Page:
Aristotle does not include the concept of either a speaker’s authority or reputation in his definition of ethos, but this reflects the rather narrow role for public speaking in his world. In our world, where speaking takes so many forms and where we often know a great deal about the speaker, we will include both of these elements in our definition of ethos.
So, then, we will measure the ethos of a speaker by four related characteristics:
- Trustworthiness (as perceived by the audience)
- Similarity (to the audience)
- Authority (relative to the audience)
- Reputation or Expertise(relative to the topic)
1. Ethos = Trustworthiness
An audience is more likely to be persuaded by someone who they trust, and this is largely independent of the topic being presented. If the audience trusts you, then they expect that what you are telling them is true.
“If the audience trusts you, then they expect that what you are telling them is true.”
Your trustworthiness is enhanced if the audience believes you have a strong moral character. Additionally, your audience tends to trust you if you are a member of a group with which these qualities are often associated (e.g. a pastor; a firefighter).
2. Ethos = Similarity to the Audience
Your audience is more receptive to being persuaded by someone with whom they can identify. Like trustworthiness, this aspect of ethos is largely independent of the topic.
If you share characteristics with your audience, great!
If you don’t, you can adapt your language, your mannerisms, your dress, your visuals, and your overall style to match your audience. Consider this the chameleon effect. Keep in mind that there are limitations to how much you can adapt your speech and delivery. Beyond this limit, your audience will see you as lacking authenticity and that’s bad.
“If you are similar to your audience, then your audience will be more receptive to your ideas in the same way that you are more likely to open a door at night if you recognize the voice of the person on the other side.”
If you are similar to your audience, then your audience will be more receptive to your ideas in the same way that you are more likely to open a door at night if you recognize the voice of the person on the other side.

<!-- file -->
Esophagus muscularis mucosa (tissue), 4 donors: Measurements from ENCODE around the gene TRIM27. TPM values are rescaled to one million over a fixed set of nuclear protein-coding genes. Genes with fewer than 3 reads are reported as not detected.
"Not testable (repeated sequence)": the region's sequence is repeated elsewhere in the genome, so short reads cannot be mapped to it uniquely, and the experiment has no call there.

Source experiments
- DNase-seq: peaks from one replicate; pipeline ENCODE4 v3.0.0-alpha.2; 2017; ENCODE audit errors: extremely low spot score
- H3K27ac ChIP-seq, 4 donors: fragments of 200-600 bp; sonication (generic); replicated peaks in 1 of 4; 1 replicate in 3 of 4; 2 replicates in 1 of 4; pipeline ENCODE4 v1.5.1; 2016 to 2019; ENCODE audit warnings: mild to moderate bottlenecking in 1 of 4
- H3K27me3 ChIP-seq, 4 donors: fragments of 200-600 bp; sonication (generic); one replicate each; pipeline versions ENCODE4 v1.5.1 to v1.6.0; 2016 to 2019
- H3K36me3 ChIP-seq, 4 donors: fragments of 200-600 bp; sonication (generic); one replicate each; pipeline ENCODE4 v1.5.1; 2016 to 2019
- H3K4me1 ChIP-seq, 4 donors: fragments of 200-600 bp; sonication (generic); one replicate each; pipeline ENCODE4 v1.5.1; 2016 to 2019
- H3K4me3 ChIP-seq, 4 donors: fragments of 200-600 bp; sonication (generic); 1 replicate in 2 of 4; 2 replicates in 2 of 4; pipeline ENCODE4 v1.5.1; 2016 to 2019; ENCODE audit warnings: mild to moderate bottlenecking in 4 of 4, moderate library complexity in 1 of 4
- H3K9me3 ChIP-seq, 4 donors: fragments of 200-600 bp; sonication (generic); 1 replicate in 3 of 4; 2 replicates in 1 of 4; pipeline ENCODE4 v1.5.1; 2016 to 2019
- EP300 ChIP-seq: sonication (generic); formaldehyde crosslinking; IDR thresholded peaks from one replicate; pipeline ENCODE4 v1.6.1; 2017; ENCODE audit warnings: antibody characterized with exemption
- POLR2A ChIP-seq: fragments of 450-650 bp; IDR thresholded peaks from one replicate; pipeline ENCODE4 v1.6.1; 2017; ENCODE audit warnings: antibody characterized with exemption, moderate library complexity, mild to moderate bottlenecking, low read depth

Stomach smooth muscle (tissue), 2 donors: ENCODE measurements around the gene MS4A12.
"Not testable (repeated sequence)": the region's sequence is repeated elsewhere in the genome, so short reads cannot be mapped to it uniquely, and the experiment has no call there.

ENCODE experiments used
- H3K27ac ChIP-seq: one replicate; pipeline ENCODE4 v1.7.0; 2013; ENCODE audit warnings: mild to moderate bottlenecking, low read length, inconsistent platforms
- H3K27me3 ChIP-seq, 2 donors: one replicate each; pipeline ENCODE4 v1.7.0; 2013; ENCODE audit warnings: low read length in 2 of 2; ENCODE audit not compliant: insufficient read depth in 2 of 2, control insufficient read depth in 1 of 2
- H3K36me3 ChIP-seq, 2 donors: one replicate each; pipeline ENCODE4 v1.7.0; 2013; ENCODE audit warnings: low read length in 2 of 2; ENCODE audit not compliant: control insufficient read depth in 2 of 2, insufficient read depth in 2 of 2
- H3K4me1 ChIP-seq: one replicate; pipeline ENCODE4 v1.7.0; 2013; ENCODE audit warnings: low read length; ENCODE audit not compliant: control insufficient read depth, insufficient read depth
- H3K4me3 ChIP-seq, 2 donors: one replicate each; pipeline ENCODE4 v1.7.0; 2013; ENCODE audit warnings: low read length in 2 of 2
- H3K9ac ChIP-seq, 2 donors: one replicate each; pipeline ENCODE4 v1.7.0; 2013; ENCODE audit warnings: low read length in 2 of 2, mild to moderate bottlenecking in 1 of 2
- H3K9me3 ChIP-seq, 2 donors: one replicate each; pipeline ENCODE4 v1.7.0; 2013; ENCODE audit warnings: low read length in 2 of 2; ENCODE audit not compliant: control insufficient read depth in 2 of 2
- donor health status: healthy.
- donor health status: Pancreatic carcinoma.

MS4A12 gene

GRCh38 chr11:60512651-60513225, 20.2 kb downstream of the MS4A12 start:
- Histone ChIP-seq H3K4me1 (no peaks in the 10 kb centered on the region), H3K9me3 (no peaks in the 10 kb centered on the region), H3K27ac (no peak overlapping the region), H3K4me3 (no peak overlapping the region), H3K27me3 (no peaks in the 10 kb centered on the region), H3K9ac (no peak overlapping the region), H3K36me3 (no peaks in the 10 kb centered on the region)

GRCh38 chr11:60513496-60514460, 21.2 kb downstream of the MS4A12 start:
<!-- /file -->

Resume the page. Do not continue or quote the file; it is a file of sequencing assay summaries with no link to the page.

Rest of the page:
3. Ethos = Authority
The greater a person’s authority, whether formal (e.g. an elected official) or moral (e.g. the Dalai Lama), the more likely an audience is inclined to listen and be persuaded.
Authority comes from the relationship between the speaker and the audience and is, in most cases, fairly easy to recognize. In addition to these, every speaker has authority just from being the speaker. When you speak, you are the one at the front of the room, often on an elevated platform, sometimes with a microphone or spotlight. You control the moment and thus, have temporary authority.
4. Ethos = Reputation (or Expertise)
Expertise is what you know about your topic.
Reputation is what your audience knows about what you know about your topic.
Your ethos is influenced by your reputation. Of the four characteristics of ethos, reputation is the one most connected to the topic of your presentation.
“Expertise is what you know about your topic.
Reputation is what your audience knows about what you know about your topic.”
How do these characteristics combine?
Ethos cannot be assessed with a checkbox (“yes, you have ethos” or “no, you don’t.”) like you can with, say, pregnancy. It’s more like beauty in the sense that there’s a whole range of beauty and many ways to obtain it. (And, it’s in the eye of the beholder… your audience!)
If you have high ethos, your audience is listening and attentive from your first word. They expect that you have something valuable to say, and they are eager to hear it. They are likely to be persuaded by you, provided that your speech is compelling. A bad speech will still sink you, but you’ll have more leeway.
If you have low ethos, your audience may not be listening or paying attention. (In fact, they may not even show up! Poor ethos doesn’t attract a crowd.) Expectations are low, and a poor opening will kill you. Your audience can be persuaded, but your speech needs to be much better to do it
Let’s talk about the power of gossip. No, seriously. I was thinking about this the other day in reaction to a discussion I had in my Digital Rhetoric class (for those of you who are baffled by this class’s title, it’s a class about how to write for online spaces). The question that was raised had to do with this illustrious sense of entitlement on the part of users, especially in “anonymous” circumstances.
We talked about the phenomenon that exists currently where individuals who know their identity is unknown often abuse their Internet privileges by interacting in offensive or inappropriate ways. For example, often individuals will post comments on widely-read media sites and because they feel comfortable in their anonymity, they will express their thoughts in ways that are insulting, degrading, and offensive, and they do so in often short-sighted, prejudiced, completely one-sided manners. All of this is well-and-good considering our attachment to semi-ascertainable 1st Amendment Rights lent us; however, it seems that this “privilege” is being blurred with “right” and people have chosen to capitalize on the opportunity to engage a democratic forum.